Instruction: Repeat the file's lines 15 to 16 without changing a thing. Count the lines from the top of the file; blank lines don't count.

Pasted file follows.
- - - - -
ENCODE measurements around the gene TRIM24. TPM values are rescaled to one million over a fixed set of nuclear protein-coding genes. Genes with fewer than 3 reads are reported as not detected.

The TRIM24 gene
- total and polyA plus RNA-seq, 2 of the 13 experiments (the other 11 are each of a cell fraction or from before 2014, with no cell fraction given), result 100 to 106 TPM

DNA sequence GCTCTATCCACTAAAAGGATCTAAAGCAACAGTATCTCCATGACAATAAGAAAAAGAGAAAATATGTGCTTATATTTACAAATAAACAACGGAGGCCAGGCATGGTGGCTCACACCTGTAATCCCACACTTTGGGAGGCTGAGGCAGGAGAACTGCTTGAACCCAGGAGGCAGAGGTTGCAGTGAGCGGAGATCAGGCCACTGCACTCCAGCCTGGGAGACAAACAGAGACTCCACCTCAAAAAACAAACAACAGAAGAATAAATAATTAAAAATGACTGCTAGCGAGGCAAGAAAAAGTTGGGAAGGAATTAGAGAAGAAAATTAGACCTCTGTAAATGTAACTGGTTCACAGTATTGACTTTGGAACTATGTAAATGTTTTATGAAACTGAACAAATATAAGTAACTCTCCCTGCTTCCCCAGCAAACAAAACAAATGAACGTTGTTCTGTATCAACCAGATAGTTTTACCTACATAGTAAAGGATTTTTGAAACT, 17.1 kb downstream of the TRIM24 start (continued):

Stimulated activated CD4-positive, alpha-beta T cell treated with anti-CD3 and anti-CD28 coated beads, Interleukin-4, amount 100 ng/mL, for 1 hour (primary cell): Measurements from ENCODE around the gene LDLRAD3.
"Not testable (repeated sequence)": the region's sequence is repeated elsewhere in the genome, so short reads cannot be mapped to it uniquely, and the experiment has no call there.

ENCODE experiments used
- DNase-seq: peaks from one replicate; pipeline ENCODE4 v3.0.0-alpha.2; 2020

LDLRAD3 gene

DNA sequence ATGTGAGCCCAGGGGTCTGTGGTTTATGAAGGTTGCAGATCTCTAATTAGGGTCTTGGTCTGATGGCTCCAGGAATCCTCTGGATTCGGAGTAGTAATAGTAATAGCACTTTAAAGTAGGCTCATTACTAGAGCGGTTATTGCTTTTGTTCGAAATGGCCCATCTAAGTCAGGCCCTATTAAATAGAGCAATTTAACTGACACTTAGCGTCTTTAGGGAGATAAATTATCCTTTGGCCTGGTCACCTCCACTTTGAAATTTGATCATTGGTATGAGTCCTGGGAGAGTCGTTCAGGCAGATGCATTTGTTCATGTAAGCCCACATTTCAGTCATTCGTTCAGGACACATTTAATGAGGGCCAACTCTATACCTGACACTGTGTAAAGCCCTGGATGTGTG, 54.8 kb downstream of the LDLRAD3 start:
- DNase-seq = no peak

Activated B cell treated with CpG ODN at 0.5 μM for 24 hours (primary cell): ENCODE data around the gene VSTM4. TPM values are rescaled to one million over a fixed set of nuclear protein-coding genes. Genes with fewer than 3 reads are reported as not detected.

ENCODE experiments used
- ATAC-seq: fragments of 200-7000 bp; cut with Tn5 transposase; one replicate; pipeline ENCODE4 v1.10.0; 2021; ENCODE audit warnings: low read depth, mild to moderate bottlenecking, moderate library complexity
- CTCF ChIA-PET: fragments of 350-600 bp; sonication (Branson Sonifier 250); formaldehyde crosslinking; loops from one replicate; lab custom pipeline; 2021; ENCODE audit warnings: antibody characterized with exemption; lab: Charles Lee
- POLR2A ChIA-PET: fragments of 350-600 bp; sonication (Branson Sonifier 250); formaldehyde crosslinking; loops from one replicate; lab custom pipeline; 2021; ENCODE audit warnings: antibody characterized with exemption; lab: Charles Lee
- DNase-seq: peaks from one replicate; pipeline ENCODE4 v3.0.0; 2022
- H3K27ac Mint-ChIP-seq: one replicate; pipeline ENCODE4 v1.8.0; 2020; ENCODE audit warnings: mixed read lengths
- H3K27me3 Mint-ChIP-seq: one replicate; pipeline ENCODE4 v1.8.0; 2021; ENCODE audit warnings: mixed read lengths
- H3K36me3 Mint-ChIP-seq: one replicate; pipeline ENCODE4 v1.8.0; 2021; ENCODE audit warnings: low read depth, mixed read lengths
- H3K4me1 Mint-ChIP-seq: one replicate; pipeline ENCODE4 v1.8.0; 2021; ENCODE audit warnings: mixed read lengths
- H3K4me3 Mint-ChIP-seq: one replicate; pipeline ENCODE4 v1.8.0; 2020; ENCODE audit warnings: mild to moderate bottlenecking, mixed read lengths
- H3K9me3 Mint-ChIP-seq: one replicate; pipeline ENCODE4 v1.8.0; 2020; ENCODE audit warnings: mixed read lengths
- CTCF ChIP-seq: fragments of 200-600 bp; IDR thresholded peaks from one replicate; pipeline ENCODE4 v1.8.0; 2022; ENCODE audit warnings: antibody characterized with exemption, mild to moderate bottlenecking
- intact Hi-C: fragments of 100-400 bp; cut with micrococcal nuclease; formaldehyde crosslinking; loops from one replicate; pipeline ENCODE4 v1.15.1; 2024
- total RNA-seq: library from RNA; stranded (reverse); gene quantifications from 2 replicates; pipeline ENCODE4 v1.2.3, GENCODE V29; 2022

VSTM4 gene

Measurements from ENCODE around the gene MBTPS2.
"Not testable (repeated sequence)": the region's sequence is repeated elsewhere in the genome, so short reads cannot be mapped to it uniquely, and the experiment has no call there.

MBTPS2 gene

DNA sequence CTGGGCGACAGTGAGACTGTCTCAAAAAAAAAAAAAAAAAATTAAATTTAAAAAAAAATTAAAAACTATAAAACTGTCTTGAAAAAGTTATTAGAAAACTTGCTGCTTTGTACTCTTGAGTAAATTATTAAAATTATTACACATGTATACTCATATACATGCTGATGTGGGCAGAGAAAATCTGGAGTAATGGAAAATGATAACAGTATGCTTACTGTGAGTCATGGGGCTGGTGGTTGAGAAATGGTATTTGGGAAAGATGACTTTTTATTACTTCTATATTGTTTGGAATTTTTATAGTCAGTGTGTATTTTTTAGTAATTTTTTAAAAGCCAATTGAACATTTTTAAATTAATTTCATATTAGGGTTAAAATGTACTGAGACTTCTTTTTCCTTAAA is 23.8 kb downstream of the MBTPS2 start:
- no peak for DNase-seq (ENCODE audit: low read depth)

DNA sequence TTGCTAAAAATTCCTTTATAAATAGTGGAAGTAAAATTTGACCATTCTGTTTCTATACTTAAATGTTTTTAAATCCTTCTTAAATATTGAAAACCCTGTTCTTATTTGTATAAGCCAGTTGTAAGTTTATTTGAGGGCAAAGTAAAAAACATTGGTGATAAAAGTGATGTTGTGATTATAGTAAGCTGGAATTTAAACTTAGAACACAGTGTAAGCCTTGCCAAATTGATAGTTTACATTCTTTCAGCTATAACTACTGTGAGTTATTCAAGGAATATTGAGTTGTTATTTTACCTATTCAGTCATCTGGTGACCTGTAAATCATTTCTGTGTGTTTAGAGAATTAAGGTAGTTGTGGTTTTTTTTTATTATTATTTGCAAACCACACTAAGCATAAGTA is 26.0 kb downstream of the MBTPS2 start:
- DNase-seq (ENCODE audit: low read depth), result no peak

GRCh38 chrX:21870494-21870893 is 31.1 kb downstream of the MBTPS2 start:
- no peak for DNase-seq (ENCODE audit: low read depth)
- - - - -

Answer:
- CTCF ChIA-PET: fragments of 350-600 bp; sonication (Branson Sonifier 250); formaldehyde crosslinking; loops from one replicate; lab custom pipeline; 2021; ENCODE audit warnings: antibody characterized with exemption; lab: Charles Lee
- POLR2A ChIA-PET: fragments of 350-600 bp; sonication (Branson Sonifier 250); formaldehyde crosslinking; loops from one replicate; lab custom pipeline; 2021; ENCODE audit warnings: antibody characterized with exemption; lab: Charles Lee